Zombies - Shambling and Hungry - This is pretty much UNO, but with some nasty zombie-themed twists. It's simple and brutal. My only recommendation would be to house-rule the Infection cards because if you start with three or four in your hand, your game is pretty much over from the start. A tweak that makes game play a little more fair to the infected but which makes the Infected cards much more brutal overall is - when someone has to pick up the pile of cards from play, anyone with three or more Infected cards may drop one from their hand onto the pile before it's picked up. You're still pretty hosed if you're getting loaded up on Infected cards, but now infection is a danger to all of the party.

As Nas, etc. - A good friend of mine lugged over a gigantic pack box filled with heavy wood game pieces and a gigantic bucket of multicolored beads to teach us to play a few medieval dice and card games he'd been running at our local ren faire. It was a great break and a pretty interesting little history lesson. No, you can't hire him, but if you make it to Alaska during Three Barons I can easily recommend the Crimson Dove tent as a worthwhile place to lose some of your money.

Munchkin Adventure Time - I ordered this off of Amazon because hey! Munchkin! Adventure Time! And then I got it and saw that it wasn't a Steve Jackson Games game but something they licensed to a third party and I suddenly became a lot less enthused about it. I was wrong because it's easily the most entertaining Munchkin version I've ever played. The cards are completely redesigned - although they still have all of the information on a traditional Munchkin card, it's laid out so much better. And if you know Adventure Time it becomes a much more enjoyable game because seriously, who doesn't want to punch Donny square in his noggin?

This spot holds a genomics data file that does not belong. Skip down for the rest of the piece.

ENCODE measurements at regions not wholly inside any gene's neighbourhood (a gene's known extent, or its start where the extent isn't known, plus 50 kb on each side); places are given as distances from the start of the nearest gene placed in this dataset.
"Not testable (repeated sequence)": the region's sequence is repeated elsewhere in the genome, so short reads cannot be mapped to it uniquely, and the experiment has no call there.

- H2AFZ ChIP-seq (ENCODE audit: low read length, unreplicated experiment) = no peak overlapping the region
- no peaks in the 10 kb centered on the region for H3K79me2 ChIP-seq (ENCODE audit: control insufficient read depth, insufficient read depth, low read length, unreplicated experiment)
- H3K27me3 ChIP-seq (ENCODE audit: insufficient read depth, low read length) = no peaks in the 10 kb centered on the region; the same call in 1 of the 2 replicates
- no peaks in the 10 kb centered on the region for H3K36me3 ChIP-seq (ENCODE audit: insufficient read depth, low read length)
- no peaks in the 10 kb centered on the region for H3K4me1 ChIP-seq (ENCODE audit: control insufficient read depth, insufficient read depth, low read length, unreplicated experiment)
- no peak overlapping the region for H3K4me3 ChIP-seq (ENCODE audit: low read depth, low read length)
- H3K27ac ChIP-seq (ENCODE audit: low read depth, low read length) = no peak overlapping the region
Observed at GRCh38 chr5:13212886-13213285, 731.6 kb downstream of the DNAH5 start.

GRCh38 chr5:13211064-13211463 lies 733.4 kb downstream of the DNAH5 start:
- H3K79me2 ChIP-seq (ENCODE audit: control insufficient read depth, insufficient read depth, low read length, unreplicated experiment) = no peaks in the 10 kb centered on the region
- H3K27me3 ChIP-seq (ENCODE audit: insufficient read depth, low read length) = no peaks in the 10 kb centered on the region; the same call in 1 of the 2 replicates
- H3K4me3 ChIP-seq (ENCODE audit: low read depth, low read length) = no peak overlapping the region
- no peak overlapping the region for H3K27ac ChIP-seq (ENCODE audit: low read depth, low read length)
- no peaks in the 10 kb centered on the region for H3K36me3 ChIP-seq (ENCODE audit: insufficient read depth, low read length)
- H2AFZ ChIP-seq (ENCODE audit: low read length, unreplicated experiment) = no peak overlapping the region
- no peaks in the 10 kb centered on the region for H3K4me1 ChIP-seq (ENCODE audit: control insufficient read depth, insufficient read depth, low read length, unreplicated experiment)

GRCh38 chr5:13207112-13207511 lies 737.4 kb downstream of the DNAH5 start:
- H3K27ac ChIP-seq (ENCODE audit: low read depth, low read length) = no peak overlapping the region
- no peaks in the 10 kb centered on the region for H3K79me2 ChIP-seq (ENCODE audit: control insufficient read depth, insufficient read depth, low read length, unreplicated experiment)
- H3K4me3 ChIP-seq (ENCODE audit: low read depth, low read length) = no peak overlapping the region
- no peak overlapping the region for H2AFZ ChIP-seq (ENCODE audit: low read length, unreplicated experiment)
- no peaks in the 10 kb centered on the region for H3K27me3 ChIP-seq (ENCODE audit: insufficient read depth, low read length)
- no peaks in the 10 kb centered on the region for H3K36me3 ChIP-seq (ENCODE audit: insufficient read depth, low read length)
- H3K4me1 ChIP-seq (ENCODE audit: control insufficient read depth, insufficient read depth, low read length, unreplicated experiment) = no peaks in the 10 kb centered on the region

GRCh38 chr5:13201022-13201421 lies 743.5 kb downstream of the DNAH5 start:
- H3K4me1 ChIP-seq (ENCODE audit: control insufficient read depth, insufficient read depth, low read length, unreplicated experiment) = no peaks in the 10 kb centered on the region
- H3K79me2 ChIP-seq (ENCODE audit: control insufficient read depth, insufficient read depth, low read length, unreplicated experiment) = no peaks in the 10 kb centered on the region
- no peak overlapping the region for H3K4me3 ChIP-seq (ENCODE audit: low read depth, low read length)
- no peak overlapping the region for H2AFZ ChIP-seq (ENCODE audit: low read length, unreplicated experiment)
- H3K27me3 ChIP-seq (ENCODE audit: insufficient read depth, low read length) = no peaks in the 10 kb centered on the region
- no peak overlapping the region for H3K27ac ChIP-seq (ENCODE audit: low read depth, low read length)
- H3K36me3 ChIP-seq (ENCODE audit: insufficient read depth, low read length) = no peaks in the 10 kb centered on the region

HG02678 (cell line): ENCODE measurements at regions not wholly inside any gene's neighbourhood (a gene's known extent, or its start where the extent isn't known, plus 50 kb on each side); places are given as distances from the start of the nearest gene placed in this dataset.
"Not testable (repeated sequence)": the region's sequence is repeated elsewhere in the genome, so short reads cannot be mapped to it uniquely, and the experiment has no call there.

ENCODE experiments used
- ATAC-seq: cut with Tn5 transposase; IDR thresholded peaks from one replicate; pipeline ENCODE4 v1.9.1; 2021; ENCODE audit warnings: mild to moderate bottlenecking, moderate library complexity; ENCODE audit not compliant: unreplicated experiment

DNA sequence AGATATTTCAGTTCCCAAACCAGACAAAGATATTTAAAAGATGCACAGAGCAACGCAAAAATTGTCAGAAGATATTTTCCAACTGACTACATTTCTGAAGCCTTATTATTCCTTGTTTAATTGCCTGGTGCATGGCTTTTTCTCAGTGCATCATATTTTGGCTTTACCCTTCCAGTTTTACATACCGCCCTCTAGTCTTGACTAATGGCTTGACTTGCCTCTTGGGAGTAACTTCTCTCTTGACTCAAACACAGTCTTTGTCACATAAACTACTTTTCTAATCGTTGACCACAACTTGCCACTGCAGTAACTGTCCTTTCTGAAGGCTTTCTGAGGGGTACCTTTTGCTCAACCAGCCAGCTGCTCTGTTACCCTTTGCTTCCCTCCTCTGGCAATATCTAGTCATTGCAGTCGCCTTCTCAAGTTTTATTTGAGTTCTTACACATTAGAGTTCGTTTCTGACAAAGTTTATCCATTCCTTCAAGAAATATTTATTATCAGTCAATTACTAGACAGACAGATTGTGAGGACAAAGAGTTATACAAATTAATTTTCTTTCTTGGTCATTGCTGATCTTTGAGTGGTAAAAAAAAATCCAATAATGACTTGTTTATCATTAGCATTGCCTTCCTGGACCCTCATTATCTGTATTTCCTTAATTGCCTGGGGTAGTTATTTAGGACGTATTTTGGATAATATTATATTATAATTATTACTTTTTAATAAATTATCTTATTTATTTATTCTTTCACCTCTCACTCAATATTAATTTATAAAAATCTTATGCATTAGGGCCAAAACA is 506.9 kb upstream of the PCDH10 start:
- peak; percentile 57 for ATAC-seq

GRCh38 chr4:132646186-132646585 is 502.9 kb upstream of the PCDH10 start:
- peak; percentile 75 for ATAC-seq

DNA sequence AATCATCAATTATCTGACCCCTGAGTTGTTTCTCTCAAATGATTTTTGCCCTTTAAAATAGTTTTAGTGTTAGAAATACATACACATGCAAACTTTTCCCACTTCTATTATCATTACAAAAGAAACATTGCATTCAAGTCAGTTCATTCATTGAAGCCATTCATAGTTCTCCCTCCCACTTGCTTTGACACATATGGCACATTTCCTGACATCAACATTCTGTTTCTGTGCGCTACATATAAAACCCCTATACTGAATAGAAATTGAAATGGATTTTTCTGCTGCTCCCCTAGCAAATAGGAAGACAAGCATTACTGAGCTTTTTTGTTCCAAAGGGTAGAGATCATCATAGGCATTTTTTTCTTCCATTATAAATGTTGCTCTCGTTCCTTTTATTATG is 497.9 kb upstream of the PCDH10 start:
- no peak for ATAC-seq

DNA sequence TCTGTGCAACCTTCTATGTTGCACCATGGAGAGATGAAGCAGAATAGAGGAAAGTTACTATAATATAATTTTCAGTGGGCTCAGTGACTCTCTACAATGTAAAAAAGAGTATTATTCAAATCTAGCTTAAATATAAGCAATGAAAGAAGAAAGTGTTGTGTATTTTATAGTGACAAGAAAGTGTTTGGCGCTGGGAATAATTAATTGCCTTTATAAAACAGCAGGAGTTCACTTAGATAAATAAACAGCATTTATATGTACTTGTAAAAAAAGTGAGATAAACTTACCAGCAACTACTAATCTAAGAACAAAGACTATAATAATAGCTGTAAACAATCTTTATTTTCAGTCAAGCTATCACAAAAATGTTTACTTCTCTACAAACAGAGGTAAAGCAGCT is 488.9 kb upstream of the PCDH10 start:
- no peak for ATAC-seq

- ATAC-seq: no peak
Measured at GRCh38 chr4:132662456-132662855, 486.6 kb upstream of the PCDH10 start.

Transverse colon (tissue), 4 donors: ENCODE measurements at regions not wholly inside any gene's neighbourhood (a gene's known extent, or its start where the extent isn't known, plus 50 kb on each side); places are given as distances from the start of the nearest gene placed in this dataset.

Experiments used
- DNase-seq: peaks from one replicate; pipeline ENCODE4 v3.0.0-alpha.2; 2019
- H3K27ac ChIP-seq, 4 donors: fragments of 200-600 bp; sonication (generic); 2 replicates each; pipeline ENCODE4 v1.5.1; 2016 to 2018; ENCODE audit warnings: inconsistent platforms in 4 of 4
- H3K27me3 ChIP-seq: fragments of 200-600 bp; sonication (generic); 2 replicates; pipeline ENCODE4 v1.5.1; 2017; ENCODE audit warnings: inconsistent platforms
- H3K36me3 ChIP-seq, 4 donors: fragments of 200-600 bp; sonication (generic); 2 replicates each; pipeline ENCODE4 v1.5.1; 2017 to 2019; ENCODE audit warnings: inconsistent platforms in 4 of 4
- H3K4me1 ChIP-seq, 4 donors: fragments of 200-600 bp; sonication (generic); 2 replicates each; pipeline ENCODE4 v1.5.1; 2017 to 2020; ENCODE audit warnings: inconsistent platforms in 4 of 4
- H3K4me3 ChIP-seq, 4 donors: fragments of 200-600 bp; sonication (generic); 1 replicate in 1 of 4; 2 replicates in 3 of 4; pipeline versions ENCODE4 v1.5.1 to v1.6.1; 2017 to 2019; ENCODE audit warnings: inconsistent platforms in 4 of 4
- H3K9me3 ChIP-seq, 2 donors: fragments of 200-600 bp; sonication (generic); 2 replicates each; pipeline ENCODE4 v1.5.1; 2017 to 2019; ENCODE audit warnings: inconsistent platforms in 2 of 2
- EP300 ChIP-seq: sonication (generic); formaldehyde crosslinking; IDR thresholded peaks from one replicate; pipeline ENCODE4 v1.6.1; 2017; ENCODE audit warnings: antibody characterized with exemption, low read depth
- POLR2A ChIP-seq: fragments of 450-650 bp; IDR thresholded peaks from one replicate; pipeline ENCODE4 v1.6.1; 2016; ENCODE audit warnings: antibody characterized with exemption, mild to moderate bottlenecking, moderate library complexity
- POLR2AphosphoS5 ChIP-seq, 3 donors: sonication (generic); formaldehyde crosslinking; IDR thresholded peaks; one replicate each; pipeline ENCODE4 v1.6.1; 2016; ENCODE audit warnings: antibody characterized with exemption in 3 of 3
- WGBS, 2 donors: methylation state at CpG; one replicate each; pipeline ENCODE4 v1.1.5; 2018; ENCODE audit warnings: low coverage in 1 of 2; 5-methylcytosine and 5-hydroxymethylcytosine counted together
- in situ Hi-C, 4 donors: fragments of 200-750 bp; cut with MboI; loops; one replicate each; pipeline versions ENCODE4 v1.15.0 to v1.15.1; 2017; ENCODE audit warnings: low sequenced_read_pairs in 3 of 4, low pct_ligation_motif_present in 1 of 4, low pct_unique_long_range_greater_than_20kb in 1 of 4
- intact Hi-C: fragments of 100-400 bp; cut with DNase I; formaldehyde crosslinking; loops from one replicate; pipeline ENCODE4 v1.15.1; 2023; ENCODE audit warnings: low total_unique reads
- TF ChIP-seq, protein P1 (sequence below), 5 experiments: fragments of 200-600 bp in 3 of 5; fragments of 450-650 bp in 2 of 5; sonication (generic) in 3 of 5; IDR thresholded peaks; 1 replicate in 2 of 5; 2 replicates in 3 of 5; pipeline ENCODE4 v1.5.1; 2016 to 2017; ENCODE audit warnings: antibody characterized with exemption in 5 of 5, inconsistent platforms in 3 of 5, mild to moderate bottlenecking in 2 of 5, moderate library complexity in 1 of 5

Love Letter - You could be like me and read the reviews of Love Letter and dismiss it easily as just a puffy game about yet another imaginary pre-Renaissance Italian ideal and bleh. You could also be like me and be completely wrong because everything people say about Love Letter is true, it's a damn fun game to play and the first time you knock a player out in the first round using a Guard you're gonna want to play it at every opportunity.


The Bad

Where Art Thou Romeo? - I made a comment about this on G+ during the event so this is less a review and more an expansion. First, this isn't an actual game that's for sale, it was a special tiny give-away to Kickstarter supporters, so saying it's a bad game is bit like saying the Dr. Lucky coin that went out to Get Lucky backers is a terrible game because all you can do is flip it and get a 50/50 result. But it does include rules for a "game" to be played with the cards and that's what I'm critiquing. In the "game", players get a character card and the person who has "Juliette" has to listen, for 30 seconds, to everyone else tell her they're Romeo and then decide which of them is telling the truth. The problem is that there's no info currency for the players to bluff with or for Juliette to use to determine who might be the liars. If you passed a quarter around the table and then had everyone yell "I HAVE THE QUARTER" at your waitress for 30 seconds before asking her to decide who's telling the truth you'd have exactly the same "game" but at least in my version there's a chance alcohol could be involved.


The Missed Opportunities

One of the night's disappointments was being forced to drop The Agents from this year's roster because we just didn't have the players. And that's a shame because Double-edged Games donated an entire set - base and all of the expanded decks - of a game that I'd never heard of prior to this year's Game-a-Thon but whose concept immediately grabbed me. Since the game didn't go home with anyone, I'll try to find a local gaming club event to bring it to and make sure it gets the play it deserves because it just sounds like a cool game.